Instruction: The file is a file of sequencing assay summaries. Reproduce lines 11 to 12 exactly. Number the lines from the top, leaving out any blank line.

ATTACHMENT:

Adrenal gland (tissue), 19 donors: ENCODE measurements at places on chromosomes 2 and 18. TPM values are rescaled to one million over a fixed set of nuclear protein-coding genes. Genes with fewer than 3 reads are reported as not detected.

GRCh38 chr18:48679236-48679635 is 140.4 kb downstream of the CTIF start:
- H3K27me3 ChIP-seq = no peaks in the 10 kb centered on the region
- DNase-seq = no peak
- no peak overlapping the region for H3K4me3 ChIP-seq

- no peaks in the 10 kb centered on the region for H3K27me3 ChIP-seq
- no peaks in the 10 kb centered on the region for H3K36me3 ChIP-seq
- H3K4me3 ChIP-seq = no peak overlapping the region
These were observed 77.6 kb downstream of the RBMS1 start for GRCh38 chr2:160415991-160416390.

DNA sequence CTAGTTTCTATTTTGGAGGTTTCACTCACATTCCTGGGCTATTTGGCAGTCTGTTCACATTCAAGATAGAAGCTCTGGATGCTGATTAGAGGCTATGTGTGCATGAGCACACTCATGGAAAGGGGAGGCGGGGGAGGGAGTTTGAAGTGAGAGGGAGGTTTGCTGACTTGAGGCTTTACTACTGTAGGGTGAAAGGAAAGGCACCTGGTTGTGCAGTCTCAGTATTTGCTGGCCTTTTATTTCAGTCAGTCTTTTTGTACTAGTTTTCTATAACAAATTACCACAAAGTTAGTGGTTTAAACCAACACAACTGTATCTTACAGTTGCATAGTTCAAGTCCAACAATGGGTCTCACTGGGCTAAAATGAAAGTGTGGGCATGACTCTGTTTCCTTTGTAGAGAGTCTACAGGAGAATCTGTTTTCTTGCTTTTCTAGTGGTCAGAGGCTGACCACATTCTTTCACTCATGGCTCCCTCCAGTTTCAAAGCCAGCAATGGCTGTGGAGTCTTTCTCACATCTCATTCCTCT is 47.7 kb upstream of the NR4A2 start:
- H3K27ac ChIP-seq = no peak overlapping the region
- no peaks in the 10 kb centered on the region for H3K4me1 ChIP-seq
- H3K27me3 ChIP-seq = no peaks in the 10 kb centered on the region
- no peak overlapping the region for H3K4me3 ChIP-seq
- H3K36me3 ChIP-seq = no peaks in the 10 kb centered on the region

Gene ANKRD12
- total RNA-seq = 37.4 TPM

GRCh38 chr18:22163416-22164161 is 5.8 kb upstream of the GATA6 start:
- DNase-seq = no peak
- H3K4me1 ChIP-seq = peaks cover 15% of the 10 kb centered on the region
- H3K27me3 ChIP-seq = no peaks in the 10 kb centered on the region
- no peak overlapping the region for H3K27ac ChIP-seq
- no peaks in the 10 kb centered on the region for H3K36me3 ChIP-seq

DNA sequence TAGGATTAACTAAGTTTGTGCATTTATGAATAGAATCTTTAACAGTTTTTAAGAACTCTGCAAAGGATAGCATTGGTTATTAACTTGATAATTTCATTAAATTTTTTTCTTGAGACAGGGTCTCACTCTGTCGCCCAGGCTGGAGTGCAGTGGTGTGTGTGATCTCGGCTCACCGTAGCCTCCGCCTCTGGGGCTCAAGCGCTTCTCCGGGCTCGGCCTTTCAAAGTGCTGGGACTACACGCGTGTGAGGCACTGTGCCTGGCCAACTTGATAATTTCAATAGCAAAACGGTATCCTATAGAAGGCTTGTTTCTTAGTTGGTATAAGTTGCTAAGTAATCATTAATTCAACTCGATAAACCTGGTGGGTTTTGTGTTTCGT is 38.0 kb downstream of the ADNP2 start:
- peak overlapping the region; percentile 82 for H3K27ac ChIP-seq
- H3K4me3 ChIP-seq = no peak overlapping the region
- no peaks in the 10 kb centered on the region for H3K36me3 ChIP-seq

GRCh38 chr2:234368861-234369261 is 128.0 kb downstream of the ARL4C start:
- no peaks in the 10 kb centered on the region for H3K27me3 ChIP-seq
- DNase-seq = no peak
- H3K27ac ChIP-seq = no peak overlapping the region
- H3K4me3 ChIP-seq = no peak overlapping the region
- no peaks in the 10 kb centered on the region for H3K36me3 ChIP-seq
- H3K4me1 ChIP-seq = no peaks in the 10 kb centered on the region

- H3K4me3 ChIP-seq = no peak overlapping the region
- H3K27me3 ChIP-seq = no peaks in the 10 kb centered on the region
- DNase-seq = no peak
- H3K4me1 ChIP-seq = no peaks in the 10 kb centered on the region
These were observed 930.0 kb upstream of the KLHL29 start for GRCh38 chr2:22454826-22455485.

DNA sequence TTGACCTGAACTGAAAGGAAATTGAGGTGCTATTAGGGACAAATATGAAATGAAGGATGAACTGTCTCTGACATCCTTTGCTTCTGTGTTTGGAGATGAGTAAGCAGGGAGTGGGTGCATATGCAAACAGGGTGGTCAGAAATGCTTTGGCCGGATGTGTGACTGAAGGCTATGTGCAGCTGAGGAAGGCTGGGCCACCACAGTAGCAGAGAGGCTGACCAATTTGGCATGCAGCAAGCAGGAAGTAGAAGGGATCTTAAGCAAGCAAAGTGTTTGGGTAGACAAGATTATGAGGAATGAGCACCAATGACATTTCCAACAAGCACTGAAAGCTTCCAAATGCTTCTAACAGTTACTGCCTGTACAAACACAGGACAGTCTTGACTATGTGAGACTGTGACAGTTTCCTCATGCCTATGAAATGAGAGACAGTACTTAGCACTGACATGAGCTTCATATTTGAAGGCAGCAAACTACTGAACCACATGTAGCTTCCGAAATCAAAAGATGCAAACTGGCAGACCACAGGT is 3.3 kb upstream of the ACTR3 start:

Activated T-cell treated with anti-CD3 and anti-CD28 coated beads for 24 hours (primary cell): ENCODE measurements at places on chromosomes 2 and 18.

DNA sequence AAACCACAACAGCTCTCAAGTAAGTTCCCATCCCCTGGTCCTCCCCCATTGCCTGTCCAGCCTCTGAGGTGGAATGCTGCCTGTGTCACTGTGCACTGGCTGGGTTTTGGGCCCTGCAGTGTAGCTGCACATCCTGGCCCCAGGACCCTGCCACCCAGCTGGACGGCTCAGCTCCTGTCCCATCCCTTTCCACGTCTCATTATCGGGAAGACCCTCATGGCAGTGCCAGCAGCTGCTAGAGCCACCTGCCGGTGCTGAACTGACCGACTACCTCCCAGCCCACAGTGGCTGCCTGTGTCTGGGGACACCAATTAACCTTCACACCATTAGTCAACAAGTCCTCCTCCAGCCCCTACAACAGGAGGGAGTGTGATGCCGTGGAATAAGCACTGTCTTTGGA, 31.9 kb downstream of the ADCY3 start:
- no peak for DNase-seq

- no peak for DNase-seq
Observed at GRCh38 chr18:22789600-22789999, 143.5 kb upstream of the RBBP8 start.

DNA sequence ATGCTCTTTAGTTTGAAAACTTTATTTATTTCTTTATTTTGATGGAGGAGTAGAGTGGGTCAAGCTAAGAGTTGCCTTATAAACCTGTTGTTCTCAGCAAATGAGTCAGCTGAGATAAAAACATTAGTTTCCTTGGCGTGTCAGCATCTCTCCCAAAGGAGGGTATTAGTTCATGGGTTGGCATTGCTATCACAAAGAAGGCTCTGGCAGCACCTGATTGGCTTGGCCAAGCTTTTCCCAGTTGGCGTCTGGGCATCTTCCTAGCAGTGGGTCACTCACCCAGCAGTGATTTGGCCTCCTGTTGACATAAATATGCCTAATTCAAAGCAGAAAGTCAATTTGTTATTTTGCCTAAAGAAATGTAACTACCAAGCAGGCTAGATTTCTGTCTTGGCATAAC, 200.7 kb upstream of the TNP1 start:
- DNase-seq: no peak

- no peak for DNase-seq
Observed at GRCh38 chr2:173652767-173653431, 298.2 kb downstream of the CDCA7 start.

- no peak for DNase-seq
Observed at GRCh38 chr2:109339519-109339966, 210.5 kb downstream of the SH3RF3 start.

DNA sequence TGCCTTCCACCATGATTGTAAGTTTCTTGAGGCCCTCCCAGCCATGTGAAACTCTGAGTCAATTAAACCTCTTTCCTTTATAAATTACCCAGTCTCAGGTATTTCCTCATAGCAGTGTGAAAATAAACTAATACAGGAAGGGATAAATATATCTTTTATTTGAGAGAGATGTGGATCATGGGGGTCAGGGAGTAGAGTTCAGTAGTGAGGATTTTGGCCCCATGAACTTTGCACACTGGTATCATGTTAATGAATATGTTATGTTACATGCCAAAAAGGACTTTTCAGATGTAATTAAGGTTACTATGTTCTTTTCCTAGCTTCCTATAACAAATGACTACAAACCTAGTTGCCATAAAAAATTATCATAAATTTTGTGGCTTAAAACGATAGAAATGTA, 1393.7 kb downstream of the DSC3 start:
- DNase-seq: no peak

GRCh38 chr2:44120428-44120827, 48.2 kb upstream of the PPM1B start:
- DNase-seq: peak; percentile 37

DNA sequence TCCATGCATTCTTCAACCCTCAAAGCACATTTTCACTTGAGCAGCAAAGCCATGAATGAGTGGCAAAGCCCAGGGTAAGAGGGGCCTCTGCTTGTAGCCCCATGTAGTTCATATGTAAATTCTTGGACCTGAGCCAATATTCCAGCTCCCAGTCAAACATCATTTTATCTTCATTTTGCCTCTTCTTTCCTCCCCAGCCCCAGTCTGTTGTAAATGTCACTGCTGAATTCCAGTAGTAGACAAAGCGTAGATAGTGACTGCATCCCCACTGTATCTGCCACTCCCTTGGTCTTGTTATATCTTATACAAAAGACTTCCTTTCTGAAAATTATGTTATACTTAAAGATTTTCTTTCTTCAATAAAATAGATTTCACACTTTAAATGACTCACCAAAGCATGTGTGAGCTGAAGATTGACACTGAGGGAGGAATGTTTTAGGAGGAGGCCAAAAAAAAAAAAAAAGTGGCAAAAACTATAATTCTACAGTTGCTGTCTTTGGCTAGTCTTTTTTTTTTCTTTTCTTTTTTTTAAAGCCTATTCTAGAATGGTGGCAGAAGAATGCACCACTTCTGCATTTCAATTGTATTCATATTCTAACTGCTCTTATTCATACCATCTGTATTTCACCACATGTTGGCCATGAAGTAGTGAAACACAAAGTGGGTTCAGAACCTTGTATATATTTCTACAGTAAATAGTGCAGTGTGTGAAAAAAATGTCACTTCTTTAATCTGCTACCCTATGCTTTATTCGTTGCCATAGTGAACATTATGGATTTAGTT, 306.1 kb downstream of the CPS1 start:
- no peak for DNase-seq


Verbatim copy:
- H3K27ac ChIP-seq = no peak overlapping the region
- no peaks in the 10 kb centered on the region for H3K4me1 ChIP-seq